Personal Note

I have always felt a bit of heartache for the Urdu language. Urdu is not my mother tongue. I don’t know if I have “a” mother tongue. It seems to me that each time my family migrated from one part of the Indo-Pak subcontinent to another, they somehow left behind them a part of their linguistic inheritance. What I inherited from birth were linguistic left overs – bits and pieces of Gujarati, Bengali, Urdu and English.

My grandmother did have a mother language. She experienced all her life had to offer, love, passion, faith, distress and even nearness to death, mediated through her tongue, through poetry in her mother language, Gujarati. She is not acquainted with Gujarati literature as such but she has committed to memory and copied in her handwriting in several pocket notebooks hundreds and hundreds of Gujarati poems – mostly premodern didactic and religious poems – but poems nonetheless. The image of hers most prominent in my mind is her sitting in a corner of a room at times singing softly and at times reading silently from her poetry notebooks. My mother could not find the kind of consolation my grandmother sought in Gujarati poetry. Amidst two partitions and two migrations, the circumstances of her education left her with the ability to only communicate in Gujarati. Its poetry, I think, if not entirely alien, failed to make an original impression upon her. She learnt Bengali and English in one part of the subcontinent and struggled with Urdu in another. When I came, she spoke to me in Urdu, sent me to an English medium school and left me with grandmother to pick up Gujarati. That is why it seems to me that I do not have “a” mother tongue. But I do have a “first” language – a language in which for the very first time I realized that where I emotionally stand – in words of Freud – a poet has been there before me. Among other Urdu poets it is Faiz Ahmad Faiz who has left in me an ever-lasting impression.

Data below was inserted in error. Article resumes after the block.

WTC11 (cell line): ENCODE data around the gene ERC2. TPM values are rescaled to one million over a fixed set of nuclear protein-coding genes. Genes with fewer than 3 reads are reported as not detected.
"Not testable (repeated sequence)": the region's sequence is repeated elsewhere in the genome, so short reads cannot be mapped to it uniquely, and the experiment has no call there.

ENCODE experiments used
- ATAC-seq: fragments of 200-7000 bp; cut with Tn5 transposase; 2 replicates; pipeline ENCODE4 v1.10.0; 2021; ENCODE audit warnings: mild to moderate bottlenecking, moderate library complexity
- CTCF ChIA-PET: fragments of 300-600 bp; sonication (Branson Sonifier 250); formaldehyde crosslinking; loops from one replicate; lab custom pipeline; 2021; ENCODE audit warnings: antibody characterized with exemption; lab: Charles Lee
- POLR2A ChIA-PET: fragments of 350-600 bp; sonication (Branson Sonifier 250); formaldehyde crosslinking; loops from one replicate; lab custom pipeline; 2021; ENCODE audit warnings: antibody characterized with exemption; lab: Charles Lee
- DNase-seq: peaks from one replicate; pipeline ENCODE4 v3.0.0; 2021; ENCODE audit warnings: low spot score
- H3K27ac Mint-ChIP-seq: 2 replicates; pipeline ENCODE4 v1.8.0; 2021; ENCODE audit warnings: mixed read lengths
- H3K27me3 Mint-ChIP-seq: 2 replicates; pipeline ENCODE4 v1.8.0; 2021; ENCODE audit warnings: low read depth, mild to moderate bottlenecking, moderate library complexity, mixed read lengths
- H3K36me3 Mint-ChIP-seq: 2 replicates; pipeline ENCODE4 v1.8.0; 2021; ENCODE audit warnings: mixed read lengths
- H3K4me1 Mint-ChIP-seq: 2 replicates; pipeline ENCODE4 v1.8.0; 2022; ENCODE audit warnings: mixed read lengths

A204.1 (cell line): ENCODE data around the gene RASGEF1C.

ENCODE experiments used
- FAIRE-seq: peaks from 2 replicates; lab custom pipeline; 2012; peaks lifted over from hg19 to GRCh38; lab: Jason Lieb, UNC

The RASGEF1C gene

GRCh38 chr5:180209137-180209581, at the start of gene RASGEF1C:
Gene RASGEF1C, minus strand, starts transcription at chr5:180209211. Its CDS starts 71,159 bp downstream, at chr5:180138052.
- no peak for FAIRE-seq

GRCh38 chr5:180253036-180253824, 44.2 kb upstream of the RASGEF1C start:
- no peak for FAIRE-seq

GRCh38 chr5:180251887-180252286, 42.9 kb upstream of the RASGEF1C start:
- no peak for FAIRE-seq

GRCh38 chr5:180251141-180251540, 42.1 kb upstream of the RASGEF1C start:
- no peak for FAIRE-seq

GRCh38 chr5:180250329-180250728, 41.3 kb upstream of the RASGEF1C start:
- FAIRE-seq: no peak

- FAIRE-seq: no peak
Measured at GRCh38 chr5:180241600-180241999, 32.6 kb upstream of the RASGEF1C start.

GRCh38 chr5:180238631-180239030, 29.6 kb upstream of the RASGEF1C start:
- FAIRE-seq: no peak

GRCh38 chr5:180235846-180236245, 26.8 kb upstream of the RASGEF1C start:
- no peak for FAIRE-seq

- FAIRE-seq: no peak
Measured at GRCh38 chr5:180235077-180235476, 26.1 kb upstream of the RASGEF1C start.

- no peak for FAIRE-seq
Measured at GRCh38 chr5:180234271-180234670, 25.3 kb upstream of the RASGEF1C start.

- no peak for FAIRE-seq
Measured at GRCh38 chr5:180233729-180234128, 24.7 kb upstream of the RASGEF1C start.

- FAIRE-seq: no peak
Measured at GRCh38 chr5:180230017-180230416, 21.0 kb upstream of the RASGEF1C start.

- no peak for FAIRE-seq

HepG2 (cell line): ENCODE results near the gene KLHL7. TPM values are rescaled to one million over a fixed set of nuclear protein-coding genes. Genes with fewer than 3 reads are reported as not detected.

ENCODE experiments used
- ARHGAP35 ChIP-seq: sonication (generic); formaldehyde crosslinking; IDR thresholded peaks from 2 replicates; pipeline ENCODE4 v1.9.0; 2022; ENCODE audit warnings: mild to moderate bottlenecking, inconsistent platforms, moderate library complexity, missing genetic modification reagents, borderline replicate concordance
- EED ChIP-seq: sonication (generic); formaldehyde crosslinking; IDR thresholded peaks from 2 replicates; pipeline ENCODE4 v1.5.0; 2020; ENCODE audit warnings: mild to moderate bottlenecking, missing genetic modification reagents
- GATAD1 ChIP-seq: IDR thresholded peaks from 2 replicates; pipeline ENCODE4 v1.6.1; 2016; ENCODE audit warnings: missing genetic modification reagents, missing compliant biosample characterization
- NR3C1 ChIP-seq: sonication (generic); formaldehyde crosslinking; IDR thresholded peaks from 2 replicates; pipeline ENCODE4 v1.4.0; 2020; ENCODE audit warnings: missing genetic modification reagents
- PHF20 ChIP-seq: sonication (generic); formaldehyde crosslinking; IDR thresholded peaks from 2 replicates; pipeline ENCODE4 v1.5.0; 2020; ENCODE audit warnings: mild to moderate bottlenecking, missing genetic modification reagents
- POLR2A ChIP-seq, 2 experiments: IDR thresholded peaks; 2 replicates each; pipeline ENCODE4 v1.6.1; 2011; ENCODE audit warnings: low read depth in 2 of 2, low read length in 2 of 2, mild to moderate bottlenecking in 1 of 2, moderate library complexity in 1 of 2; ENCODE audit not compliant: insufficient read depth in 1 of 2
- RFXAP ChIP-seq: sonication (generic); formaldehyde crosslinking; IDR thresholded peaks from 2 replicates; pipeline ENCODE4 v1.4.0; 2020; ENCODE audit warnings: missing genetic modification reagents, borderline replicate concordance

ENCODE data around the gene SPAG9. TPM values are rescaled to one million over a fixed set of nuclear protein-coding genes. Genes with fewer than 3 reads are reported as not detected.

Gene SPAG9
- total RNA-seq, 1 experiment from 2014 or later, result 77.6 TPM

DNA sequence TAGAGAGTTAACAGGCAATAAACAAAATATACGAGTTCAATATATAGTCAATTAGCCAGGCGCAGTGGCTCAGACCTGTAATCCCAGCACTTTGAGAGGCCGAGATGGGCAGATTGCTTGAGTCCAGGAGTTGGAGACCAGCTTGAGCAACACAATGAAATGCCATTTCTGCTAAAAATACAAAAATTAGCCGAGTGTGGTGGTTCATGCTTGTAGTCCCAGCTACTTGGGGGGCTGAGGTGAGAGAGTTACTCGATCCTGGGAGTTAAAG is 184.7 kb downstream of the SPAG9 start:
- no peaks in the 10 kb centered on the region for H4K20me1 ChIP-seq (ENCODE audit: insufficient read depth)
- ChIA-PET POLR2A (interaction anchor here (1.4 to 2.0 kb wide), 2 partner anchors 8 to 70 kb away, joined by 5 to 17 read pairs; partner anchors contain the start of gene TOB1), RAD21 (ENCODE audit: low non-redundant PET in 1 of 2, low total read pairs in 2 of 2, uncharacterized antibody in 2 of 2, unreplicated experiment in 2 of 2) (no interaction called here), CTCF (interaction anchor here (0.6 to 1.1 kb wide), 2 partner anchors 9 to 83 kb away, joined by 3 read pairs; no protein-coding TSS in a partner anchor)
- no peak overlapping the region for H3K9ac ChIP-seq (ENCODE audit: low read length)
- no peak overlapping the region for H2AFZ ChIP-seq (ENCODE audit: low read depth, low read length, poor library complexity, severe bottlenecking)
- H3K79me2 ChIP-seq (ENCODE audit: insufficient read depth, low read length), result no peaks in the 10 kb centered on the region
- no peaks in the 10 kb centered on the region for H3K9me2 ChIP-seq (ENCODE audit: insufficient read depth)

The social and economic factors which conditioned my education were not much different than those in my mother’s time. The educational environment in which I grew up favoured understanding of language as a utility, a mere tool for communication. And as a utility, a language’s literature – be it Urdu, English or Gujarati – takes a marginal place. We were of course taught English and Urdu literature in schools, but the thinking that literature is only important as long as you get good grades, if not made explicit, was unconsciously there. To consider literature and especially poetry as an indispensable and a necessary part of life, just as it is for my grandmother, did not enter my consciousness until very late. Not inappropriately did Azad call his history of Urdu poetry “aab-e-hayaat” (The water [sustainer] of life, 1880).

Judging from the preferences and general attitude of my siblings and their friends towards literature, I can say that the situation, particularly with education in the the Urdu language and its literature has not just deteriorated, but also become – a phenomenon too easily observable in the cities – “unfashionable”. The literature of the only language which they could call their very own is slowly becoming incomprehensible to them. Unfortunately, Faiz, or any other Urdu poet, cannot speak to these bright and youthful ones. Faiz-e-Zabaan is a small contribution towards making Urdu language and its literature a little comprehensible for those who have inherited Urdu but have not yet been able to make it truly their own.

Ray Alif

December 11, 2011